There is no better way to see or be seen in the entertainment capital of Florida than in a convertible. Why not make your trip in style with this powerful and eye catching 2005 Chevrolet SSR (Super Sport Roadster)
Rent an SSR while in Orlando - Ethyl's Garage, we'll take you back!
VEHICLE TYPE: front-engine, rear-wheel-drive, 2-passenger, 2-door convertible
ENGINE TYPE: pushrod 16-valve V-8, aluminum block and heads, port fuel injection
Displacement: 364 cu in, 5967cc
Power (SAE net): 390 bhp @ 5400 rpm
Torque (SAE net): 405 lb-ft @ 4400 rpm
Wheelbase: 116.0 in Length: 191.4 in Width: 78.6 in Height: 64.2 in
Curb weight: 4746 lb
C/D TEST RESULTS:
Zero to 60 mph: 5.5 sec
Zero to 100 mph: 14.1 sec
Street start, 5-60 mph: 6.6 sec
Standing 1/4-mile: 14.1 sec @ 100 mph
Top speed (governor limited): 125 mph
Braking, 70-0 mph: 185 ft
Roadholding, 300-ft-dia skidpad: 0.82 g
EPA fuel economy, 13 city, 19 highway
6.0-liter LS2 V-8 that churns out 390 horsepower and 405 pound-feet of torque. It’s the same engine found under the hood of the Corvette. A four-speed automatic also found in the Corvette is the standard transmission. The SSR Car and Driver tested in September 2003 took a leisurely seven seconds to go from 0 to 60 mph. This 2005 model, performed that task in 5.5 seconds. The 0-to-100-mph time was even more impressive. The new SSR whacked six seconds off the previous car’s time and reached the century number in just 14.1 seconds. The quarter-mile ET and speed went from 15.4 seconds at 89 mph to 14.1 seconds at 100 mph. These are respectable numbers that put the SSR in the same league with more conventional roadsters like the BMW Z4, Honda S2000, and Nissan 350Z when it comes to straight-line acceleration.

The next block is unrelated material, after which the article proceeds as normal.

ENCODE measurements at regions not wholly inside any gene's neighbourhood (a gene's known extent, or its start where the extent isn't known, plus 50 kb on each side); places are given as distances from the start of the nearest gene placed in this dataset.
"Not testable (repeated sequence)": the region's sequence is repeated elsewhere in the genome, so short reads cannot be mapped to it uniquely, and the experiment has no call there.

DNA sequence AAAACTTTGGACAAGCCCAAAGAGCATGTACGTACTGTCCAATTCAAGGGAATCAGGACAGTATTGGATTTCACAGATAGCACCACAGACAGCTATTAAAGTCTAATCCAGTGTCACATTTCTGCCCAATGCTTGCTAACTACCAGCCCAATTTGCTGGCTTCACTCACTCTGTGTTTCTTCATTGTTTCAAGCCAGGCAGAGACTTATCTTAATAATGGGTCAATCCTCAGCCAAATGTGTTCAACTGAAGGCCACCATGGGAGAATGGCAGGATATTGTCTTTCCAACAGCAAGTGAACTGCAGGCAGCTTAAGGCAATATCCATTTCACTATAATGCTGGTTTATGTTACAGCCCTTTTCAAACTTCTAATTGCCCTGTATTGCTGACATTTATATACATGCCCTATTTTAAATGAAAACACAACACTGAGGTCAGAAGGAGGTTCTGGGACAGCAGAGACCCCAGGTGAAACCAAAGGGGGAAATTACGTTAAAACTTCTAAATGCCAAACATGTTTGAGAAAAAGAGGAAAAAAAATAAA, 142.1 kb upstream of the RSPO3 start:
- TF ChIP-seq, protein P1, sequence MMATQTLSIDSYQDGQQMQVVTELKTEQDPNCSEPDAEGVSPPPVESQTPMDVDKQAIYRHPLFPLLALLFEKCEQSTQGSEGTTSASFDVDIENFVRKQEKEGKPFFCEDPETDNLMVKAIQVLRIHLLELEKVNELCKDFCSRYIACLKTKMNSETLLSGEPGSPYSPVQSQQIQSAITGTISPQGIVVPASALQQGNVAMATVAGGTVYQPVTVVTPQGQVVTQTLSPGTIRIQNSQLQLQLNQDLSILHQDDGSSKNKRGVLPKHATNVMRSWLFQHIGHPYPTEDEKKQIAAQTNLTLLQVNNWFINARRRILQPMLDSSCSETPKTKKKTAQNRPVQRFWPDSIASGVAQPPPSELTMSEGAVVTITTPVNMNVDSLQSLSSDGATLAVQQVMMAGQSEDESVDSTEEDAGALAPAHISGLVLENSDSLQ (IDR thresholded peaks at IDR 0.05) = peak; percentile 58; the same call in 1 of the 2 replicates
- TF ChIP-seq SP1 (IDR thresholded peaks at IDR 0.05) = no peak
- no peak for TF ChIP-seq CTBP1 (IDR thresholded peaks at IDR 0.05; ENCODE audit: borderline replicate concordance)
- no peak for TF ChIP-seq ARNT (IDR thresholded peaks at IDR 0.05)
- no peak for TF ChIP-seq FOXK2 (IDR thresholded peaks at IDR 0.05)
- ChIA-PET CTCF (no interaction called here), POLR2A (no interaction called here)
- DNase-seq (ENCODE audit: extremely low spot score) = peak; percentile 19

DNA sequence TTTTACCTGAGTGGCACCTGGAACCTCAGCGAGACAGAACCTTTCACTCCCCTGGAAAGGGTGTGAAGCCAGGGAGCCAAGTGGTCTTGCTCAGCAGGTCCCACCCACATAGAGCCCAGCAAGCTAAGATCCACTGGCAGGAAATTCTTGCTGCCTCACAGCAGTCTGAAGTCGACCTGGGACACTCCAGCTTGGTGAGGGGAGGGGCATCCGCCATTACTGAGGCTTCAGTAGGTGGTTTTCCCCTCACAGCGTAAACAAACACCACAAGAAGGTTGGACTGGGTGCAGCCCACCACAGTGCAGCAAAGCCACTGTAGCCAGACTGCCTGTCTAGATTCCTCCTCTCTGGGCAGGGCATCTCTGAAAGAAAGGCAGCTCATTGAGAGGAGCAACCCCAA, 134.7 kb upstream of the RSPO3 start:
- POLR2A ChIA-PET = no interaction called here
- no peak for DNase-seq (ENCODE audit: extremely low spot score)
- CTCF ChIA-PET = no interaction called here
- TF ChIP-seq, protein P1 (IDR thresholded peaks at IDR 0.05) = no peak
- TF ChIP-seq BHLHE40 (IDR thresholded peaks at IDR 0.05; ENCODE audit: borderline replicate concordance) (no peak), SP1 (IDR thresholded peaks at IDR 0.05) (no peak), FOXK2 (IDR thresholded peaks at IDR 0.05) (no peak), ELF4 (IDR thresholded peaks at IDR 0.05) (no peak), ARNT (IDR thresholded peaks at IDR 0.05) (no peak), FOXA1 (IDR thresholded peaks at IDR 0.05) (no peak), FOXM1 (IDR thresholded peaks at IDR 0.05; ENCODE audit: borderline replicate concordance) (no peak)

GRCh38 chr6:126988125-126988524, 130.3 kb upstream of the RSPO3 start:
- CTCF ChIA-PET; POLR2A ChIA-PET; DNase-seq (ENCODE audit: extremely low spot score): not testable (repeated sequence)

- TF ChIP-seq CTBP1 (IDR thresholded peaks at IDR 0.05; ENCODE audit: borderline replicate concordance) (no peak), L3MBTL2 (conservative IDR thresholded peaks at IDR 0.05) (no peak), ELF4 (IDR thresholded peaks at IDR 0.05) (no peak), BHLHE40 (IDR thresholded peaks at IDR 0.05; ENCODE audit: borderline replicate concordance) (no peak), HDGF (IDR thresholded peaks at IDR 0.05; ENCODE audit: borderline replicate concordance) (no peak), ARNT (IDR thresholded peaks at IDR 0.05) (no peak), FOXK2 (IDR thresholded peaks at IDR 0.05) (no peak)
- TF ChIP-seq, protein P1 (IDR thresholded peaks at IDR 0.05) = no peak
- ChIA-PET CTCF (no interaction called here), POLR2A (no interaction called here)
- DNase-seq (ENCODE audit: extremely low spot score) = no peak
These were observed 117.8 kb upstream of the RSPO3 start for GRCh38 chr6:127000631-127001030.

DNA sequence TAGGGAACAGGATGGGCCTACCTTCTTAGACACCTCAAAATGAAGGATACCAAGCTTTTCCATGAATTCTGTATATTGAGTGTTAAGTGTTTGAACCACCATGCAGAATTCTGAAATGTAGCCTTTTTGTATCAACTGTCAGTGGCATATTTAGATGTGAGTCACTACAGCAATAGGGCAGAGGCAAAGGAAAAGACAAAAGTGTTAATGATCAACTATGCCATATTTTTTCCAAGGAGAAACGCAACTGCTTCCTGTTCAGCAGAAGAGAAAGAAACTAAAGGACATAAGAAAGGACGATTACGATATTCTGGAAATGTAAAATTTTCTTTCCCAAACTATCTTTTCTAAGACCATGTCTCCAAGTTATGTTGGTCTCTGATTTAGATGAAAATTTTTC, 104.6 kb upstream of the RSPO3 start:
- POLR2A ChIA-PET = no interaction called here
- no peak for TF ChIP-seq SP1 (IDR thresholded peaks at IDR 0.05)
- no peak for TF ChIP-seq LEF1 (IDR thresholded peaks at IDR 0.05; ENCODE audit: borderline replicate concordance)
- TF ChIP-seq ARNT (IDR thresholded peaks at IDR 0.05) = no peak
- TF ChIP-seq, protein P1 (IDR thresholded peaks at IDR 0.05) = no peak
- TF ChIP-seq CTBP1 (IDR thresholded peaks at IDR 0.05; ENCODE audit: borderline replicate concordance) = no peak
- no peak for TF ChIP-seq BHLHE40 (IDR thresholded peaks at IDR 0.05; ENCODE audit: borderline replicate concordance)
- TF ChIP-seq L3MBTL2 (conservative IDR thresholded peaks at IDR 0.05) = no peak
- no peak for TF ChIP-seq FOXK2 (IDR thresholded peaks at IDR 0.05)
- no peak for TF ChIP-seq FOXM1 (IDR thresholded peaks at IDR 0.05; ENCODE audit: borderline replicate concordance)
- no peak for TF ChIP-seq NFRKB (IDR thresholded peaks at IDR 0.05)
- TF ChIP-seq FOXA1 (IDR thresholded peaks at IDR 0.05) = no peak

Chevrolet also enhanced a few other things in the revised SSR, most notably the steering system, which now has a retuned valve assembly and new bearings and seals for more precise on-center feel and a reduction in steering effort. The steering does feel a bit more accurate, and it’s easier to maneuver the SSR around town, but the truck still isn’t any fun for slaloming through corners. Push the SSR, and its truck roots are quickly revealed by its bouncy ride. The SSR pulled 0.82 g on the skidpad and stopped from 70 mph in 185 feet, the same distance as the one tested in 2003.
Amazingly, despite the added 90 horsepower, one thing that hasn’t significantly changed on the SSR is its sticker price. The first SSR tested had a base price of $41,995; this latest 390-hp version starts at $43,180. It’s easy to pile on expensive options, though.
We won’t argue with the SSR’s eye-candy value or its ability to attract lots of attention.